(In hindsight – they understand. They always do. And then they end themselves to keep from facing reality.)

But we have created this. Us, the domineering parents. The ones whose children can do no wrong, can be the best, can ignore all else.

We cannot ignore the warning signs. We cannot give our children the world because it is not ours to give. We can teach them to treat others as equals, and to love the bullies and the loners and the popular kids. There doesn’t need to be a hierarchy in our schools or in their minds.

(There can be winners and losers in games because that is healthy competition and they can strive to be the best of their own selves.)

But if our children are handed ribbons for participation, when they are dropped into the real world they will have nothing.

And their minds cannot coincide with reality because they still believe they are the best. And so it continues…and they suffer…and others suffer.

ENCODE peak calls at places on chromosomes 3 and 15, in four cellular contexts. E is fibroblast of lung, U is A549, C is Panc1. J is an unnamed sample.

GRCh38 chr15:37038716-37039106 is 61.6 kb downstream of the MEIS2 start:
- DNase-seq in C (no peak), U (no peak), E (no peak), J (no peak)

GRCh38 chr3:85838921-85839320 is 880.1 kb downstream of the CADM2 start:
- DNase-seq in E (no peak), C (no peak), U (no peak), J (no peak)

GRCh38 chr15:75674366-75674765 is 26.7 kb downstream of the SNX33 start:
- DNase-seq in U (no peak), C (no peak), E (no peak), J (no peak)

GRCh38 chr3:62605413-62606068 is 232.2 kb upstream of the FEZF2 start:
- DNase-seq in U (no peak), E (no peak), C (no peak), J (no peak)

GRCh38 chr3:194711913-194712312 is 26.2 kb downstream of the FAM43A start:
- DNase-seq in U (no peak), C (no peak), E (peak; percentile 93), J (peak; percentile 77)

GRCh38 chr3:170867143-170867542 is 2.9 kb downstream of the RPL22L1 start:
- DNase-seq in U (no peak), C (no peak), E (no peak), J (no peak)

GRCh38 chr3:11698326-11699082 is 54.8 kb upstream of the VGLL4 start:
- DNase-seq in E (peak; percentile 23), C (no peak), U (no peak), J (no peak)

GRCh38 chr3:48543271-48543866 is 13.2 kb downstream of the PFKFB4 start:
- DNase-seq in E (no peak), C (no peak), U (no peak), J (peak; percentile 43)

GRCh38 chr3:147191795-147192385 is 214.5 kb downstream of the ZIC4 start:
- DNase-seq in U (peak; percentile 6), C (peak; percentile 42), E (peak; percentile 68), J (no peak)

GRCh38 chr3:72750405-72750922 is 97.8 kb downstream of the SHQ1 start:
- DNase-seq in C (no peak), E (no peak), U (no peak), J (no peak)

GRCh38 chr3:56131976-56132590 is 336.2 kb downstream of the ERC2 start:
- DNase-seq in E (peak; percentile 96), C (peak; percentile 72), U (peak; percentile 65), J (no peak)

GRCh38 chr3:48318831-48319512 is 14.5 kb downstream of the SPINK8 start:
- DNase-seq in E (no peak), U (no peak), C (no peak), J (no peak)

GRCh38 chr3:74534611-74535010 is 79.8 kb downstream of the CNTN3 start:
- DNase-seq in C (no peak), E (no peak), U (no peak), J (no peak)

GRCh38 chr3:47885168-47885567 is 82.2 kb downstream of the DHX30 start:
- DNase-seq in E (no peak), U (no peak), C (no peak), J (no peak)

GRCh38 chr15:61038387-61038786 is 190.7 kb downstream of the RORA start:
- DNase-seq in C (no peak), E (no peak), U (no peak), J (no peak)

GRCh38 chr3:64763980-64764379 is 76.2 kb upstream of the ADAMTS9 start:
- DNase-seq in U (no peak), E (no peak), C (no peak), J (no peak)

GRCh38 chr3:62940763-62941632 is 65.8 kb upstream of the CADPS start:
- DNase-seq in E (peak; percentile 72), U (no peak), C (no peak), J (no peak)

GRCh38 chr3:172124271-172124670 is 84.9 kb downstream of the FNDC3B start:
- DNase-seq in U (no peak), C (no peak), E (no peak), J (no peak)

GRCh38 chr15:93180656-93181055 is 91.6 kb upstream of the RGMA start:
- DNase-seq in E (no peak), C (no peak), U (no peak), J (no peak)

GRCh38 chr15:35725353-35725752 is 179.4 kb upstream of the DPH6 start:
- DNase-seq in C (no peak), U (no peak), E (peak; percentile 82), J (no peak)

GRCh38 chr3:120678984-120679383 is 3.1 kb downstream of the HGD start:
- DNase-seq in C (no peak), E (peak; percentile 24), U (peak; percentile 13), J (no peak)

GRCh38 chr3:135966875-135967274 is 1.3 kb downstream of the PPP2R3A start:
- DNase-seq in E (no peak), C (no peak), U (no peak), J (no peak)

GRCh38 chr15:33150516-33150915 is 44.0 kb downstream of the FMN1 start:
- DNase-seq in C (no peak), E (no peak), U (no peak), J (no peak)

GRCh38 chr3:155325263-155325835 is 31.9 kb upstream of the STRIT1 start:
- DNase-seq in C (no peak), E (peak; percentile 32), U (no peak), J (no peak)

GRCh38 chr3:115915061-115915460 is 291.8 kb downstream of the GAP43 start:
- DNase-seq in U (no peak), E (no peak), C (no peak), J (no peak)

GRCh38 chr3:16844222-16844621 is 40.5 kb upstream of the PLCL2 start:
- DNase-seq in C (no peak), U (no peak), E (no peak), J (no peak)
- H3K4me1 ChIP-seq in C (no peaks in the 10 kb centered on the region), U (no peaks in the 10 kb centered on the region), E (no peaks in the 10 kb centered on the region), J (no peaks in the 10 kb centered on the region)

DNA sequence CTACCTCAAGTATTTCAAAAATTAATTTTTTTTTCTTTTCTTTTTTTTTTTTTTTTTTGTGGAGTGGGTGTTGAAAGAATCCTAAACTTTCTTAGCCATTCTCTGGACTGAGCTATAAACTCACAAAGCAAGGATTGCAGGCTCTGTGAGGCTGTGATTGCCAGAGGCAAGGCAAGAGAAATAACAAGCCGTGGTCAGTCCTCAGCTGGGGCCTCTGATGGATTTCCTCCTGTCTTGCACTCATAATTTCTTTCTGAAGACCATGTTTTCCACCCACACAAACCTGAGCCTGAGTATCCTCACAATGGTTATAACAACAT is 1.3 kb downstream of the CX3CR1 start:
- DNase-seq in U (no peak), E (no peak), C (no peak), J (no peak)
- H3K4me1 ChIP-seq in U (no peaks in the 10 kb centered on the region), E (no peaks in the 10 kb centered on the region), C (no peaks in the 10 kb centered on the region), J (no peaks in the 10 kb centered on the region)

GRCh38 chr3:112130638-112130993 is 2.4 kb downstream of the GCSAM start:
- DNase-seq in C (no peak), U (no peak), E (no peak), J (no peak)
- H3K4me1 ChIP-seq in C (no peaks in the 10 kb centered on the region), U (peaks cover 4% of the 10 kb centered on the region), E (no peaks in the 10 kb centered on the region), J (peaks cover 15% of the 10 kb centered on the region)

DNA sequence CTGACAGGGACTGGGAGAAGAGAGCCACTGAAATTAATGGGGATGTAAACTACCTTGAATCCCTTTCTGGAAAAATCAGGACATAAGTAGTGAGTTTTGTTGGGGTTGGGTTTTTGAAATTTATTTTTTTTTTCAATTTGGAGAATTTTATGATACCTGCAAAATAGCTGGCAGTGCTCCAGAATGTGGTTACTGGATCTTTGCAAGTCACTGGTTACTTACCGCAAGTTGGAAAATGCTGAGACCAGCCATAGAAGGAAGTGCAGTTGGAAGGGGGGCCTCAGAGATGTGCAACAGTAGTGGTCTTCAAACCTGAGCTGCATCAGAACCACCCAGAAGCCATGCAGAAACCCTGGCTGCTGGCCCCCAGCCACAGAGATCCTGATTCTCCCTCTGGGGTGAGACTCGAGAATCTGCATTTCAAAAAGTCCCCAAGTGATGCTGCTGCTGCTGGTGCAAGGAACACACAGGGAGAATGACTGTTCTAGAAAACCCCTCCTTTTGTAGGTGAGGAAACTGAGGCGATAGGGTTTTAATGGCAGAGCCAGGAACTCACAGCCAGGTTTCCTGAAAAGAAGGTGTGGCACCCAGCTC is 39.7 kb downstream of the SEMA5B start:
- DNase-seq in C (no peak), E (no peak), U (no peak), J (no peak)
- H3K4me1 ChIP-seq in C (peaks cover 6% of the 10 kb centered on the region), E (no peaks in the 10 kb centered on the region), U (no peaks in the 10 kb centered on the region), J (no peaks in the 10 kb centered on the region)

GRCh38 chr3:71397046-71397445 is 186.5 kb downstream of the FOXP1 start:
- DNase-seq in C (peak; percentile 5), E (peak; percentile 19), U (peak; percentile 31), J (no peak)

Because we didn’t get a trophy when we were their age.

Quirks

There are so many things that our parents have taught us. Many of these things are subconscious. Here are a few quirks and mannerisms that my husband has learned from his parents:

Instead of orange juice, they have “ornch” juice. Despite my efforts, he has and always will say it that way.

His dad has never been one for rushing. even though his mother hustles and bustles about like a bee. One of them is generally ten minutes late while the other is sometimes close to twenty minutes early.  My husband has taken on the former habit, having rejected the need to be early to every event. To make up for that, he stays until the end of every get-together. That is actually how we came to start dating. He would come over to the college group that met at my parents’ house and stay until nearly midnight in order to talk to me.

There is no such thing as height. It is “heighth”. Although it is technically not in the dictionary, it is simply a colloquialism from Old English. It also makes sense to say “heighth'” when we have “width” and “length” and “depth”. I have noticed that even his grandparents say it this way. I do not.

A glass of water always accompanies your meal. It has helped me to drink more water, although I’ve had to remind his family multiple times that I don’t drink it with ice (as I am clumsy and tend to spill when big ice cubes get in the way).